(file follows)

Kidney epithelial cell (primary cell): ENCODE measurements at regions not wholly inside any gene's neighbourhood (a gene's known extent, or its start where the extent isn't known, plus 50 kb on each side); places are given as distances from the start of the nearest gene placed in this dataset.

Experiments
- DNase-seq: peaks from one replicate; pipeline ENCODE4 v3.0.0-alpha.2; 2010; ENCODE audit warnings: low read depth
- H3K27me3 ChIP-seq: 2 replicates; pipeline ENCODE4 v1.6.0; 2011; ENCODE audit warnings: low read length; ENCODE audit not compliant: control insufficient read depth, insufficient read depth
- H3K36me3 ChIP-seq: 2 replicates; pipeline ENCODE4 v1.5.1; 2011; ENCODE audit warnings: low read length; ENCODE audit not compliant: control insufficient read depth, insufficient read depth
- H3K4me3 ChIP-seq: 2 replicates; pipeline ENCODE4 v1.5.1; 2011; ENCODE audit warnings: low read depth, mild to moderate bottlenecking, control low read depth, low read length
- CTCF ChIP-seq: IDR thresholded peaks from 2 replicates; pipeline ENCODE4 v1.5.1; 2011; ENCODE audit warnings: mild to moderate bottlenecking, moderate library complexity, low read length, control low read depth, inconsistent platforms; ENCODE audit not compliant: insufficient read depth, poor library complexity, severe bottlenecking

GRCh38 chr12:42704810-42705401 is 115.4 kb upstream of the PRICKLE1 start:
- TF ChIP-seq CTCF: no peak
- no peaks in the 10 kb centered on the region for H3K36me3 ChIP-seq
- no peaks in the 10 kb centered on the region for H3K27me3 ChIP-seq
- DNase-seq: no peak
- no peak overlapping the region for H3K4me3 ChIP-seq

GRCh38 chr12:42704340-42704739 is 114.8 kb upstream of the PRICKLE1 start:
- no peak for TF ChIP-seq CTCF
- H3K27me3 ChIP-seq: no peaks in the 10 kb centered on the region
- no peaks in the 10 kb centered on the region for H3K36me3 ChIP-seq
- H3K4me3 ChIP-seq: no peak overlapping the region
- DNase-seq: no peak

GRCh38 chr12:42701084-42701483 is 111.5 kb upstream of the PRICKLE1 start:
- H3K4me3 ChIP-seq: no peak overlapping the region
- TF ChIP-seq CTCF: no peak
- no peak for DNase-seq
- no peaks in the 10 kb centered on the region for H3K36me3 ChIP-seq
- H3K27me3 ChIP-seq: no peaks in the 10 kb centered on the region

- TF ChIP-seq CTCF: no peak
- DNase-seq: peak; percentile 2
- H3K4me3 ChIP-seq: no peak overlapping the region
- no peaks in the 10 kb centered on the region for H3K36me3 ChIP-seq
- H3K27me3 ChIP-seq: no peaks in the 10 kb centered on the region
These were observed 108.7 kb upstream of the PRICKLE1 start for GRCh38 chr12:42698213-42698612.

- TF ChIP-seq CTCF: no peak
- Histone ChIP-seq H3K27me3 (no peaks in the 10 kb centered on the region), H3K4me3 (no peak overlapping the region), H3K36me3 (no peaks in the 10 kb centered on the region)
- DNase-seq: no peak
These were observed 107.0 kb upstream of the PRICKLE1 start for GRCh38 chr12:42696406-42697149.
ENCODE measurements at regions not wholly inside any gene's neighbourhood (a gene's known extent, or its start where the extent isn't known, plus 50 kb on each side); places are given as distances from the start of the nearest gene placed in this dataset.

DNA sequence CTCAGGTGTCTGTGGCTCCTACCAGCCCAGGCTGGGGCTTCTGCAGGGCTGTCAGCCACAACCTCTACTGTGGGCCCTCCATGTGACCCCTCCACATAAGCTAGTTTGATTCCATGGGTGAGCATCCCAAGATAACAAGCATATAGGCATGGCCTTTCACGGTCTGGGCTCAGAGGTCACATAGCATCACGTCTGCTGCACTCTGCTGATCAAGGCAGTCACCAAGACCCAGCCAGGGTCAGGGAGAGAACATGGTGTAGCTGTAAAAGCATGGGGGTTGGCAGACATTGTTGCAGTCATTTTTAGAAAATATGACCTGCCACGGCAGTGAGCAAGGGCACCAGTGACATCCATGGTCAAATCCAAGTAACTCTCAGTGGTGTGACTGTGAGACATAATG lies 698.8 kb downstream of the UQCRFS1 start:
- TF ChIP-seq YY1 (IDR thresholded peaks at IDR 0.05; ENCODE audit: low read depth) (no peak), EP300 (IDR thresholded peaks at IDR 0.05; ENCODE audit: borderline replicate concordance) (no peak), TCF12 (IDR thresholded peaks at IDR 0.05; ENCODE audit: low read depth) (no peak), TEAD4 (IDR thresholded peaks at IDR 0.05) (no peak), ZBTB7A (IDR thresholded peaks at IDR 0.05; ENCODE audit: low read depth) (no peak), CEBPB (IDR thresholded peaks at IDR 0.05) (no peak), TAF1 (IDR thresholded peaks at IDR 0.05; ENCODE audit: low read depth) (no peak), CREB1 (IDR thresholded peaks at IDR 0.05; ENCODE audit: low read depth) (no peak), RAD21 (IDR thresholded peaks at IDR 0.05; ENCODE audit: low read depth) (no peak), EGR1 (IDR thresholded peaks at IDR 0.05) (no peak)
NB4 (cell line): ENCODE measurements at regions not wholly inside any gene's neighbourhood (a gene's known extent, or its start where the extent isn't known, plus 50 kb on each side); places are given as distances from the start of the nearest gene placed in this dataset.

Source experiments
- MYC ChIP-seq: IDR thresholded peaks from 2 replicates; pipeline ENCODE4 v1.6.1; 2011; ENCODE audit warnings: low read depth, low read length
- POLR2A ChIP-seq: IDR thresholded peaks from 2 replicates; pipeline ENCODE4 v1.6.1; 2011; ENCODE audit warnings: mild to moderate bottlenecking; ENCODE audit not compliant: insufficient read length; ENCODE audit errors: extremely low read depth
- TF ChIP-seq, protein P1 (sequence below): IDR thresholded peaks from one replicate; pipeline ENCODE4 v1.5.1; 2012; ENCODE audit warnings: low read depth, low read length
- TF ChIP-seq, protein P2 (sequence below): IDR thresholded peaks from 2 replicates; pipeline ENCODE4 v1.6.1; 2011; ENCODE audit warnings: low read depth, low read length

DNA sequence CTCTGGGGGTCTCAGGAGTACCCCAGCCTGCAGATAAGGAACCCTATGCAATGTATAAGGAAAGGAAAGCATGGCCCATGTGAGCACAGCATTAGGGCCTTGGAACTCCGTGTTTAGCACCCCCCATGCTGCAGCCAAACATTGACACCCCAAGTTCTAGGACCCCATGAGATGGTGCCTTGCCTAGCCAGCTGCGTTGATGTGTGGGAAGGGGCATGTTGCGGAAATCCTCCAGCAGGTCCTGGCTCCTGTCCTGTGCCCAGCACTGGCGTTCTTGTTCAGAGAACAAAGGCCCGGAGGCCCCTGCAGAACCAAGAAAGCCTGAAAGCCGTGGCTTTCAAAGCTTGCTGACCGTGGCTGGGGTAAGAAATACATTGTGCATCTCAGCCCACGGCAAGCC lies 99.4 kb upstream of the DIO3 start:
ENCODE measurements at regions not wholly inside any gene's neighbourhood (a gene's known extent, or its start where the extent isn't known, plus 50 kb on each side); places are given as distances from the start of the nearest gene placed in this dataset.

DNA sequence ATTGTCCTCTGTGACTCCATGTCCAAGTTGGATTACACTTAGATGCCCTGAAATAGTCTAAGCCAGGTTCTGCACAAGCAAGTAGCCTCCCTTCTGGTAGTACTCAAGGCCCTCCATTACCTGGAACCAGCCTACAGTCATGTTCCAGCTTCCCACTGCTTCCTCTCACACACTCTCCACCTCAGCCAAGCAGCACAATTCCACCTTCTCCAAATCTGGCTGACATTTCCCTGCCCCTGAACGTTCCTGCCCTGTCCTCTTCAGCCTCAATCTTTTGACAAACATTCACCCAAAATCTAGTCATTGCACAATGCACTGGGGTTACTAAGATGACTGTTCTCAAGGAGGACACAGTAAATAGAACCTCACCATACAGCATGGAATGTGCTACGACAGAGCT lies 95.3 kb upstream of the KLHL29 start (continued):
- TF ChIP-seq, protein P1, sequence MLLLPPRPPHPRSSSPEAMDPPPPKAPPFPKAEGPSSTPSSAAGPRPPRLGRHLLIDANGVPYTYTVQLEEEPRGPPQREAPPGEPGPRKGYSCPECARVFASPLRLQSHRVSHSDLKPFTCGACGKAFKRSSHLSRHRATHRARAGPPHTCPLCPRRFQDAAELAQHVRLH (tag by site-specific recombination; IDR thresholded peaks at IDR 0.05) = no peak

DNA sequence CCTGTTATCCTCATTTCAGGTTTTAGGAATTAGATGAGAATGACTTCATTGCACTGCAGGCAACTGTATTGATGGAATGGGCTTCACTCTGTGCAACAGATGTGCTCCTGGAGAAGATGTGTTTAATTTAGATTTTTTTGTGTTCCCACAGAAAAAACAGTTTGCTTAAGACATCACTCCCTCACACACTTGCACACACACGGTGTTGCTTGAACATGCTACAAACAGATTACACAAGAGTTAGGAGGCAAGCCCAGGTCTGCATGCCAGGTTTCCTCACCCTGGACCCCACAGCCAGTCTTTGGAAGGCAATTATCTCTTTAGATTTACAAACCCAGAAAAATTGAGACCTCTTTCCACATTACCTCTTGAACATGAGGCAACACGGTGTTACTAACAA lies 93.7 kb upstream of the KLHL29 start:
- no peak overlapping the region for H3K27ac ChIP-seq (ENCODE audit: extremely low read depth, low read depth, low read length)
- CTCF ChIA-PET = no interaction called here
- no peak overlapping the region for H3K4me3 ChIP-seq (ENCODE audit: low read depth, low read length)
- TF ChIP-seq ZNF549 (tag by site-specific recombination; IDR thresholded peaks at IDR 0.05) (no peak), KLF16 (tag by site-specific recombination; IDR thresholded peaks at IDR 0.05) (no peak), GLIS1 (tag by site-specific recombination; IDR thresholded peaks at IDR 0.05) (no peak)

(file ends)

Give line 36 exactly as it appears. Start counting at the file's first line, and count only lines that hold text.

ENCODE measurements at regions not wholly inside any gene's neighbourhood (a gene's known extent, or its start where the extent isn't known, plus 50 kb on each side); places are given as distances from the start of the nearest gene placed in this dataset.